Jump to: Overview (3)  | Mini Bio (1)  | Spouse (3)  | Trivia (6)  | Personal Quotes (16)

Overview (3)

Born in Merrill, Oregon, USA
Died in Grants Pass, Oregon, USA  (leukemia)
Nicknames the good artist
the Good Duck Artist
the duck man
the comic book king

Mini Bio (1)

As the creator of 'Scrooge McDuck', Carl Barks did more than any other comic book artist to widen the popularity of Donald Duck, bringing in the process a vast array of memorable supporting characters into the Disney universe, among them Uncle Scrooge himself, Gladstone Gander, Gyro Gearloose (and his Little Helper), the Beagle Boys, and the Junior Woodchucks.

Unlike many other artists working (all anonymously) for the Disney company, Barks did not mindlessly churn out condescending, forgettable stories of a childish nature during his 24-year stint on the Disney Ducks. He consistently produced delightful top-quality material, both in his scripts and in his art as well as in his dialogues, which echoed with deep human resonance. "I polished and polished on the scripts and drawings until I had done the best I could in the time available", he said. In both types of stories -- the 10-page comedies and the longer adventure stories -- he produced between 1942 and 1966, he managed to convey the intricacies and subtleties of the full scope of human emotions (from envy and cynicism and alarm and desperation to joy and scorn and triumph and smugness) while capturing the essence of exotic locations from the four corners of the world (from scorching deserts and primal forests to humid jungles and freezing snow-clad mountains through the urban setting of Duckburg).

His mastery at this is witnessed to by, among others, Newsweek's homage to his artistry and by Time's conclusion that "Scrooge and his creator Carl Barks belong in the great mainstream of American Folklore." Beyond that is the plain fact that he was known to his readers simply as "the good artist" (a descriptor necessary during a time when the Disney company didn't identify any of its cartoonists). His publishers tried in the early '50s to replace him on the 10-page comedies in Walt Disney's Comics and Stories so that he could concentrate on the longer adventure epics in Donald Duck and Uncle $crooge (these were the three titles that contained the bulk of Barks' output through the years); they were promptly flooded with a barrage of pleading and irate letters from readers demanding that "the good artist" be brought back.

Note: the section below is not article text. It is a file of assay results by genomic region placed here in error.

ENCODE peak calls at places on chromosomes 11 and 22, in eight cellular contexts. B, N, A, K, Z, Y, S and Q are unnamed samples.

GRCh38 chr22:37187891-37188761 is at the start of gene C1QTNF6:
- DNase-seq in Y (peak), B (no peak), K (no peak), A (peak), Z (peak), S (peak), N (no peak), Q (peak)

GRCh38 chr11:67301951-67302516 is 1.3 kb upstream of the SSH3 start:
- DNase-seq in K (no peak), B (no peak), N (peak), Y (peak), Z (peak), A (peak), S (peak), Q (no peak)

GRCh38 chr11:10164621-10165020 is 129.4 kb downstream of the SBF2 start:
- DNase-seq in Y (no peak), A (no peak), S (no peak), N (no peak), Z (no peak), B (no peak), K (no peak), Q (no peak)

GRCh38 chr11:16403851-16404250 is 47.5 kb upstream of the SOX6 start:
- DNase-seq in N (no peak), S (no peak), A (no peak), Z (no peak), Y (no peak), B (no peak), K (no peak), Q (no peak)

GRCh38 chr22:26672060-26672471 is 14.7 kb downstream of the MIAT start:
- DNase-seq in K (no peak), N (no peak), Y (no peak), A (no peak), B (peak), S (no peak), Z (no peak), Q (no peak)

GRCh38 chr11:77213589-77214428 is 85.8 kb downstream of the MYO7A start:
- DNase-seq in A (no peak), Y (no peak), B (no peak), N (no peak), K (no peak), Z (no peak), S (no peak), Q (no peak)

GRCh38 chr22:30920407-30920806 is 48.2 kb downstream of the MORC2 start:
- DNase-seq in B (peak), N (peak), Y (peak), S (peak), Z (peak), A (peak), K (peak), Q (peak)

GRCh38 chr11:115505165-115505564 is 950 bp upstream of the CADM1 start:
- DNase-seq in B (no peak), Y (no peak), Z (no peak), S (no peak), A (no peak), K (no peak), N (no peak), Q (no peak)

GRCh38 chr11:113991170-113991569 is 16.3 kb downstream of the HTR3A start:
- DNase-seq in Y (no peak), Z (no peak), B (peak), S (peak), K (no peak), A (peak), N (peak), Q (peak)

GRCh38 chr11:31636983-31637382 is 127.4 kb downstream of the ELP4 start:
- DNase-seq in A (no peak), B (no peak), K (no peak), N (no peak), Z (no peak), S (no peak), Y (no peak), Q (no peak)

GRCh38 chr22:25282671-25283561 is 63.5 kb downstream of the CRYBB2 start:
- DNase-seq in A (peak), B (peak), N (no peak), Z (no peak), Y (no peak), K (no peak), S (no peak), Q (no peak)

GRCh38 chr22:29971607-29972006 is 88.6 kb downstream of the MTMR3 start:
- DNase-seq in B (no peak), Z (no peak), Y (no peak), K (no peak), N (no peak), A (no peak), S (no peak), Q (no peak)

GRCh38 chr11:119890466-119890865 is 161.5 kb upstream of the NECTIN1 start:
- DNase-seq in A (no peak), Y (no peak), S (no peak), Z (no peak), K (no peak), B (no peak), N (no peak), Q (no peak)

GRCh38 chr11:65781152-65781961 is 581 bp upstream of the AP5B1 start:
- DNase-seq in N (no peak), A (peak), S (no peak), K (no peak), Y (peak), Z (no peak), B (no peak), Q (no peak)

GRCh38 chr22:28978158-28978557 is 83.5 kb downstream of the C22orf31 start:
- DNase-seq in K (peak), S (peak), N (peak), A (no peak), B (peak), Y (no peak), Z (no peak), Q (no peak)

Among his many fans were George Lucas, and Steven Spielberg, who were inspired by the adventure comic books. One South American adventure in particular ("The Prize of Pizarro", Uncle $crooge nr 26, June-August 1959) inspired sequences in all three Indiana Jones films (the booby traps both in the lost temple in the opening pre-credits sequence of Raiders of the Lost Ark (1981), and in the final scenes of Indiana Jones and the Last Crusade (1989), as well as the flood through the mines of Indiana Jones and the Temple of Doom (1984)). In an homage printed in Uncle Scrooge: His Life & Times (edited by Edward Summer and published by Gary Kurtz), Lucas writes that when he discovered the McDuck character as a kid, he liked him "so much that I immediately went out and bought all the Uncle $crooge comics I could find on the newsstand. My greatest source of enjoyment in Carl Barks' comics is in the imagination of his stories .... The stories are also very cinematic .... these comics are a priceless part of our literary heritage." Indeed, the titles of his adventures (many of which were inspired by the National Geographic) duly resonate with exoticism and adventure: "The Mummy's Ring", "Terror of the River", "Mystery of the Swamp", "Ghost of the Grotto", "Lost in the Andes", "Sheriff of Bullet Valley", "Trail of the Unicorn", "The Golden Helmet", "The Seven Cities of Cibola", etc...

His stories were constantly reproduced in Disney comics across the globe, after his retirement in 1966 (the same year that Walt Disney, who was born nine months after Barks, died). And soon his 6,371 comics pages (according to one count) from some 450 comic books were being reprinted (by then computer-colored) in impressive coffee-table volumes and hand-sewn hardback tomes, not just in the United States, but throughout the western world (Scandinavia, Germany, Italy, etc...).

Certainly the most widely read comic book artist of all time, Barks is also in all probability, what with Disney being the world's largest publisher of children's magazines and books (every year over two billion people around the globe read a Disney book or magazine, the company claims), the most widely-read author of any type of reading material of the 20th century.

Born to a homesteading family in Oregon on March 27, 1901, Carl Barks left school at 15 and spent the next two decades "in grim and demanding jobs" (to quote Michael Barrier's "Carl Barks and the Art of the Comic Book". These included rancher, logger, railroad repairman and printer. During the Depression, he went on to become an illustrator for a humor magazine, eventually becoming its most productive member. He joined the Disney studio in 1935, where he became a story man on the animated cartoons of a character created a year earlier (a duck by the name of Donald) and worked with such people as Harry Reeves, Chuck Couch, Jack Hannah, Homer Brightman and Nick George. Health problems eventually forced Barks to leave the Burbank studio during World War II for the dry air of the California desert, where he made the transition to comic books.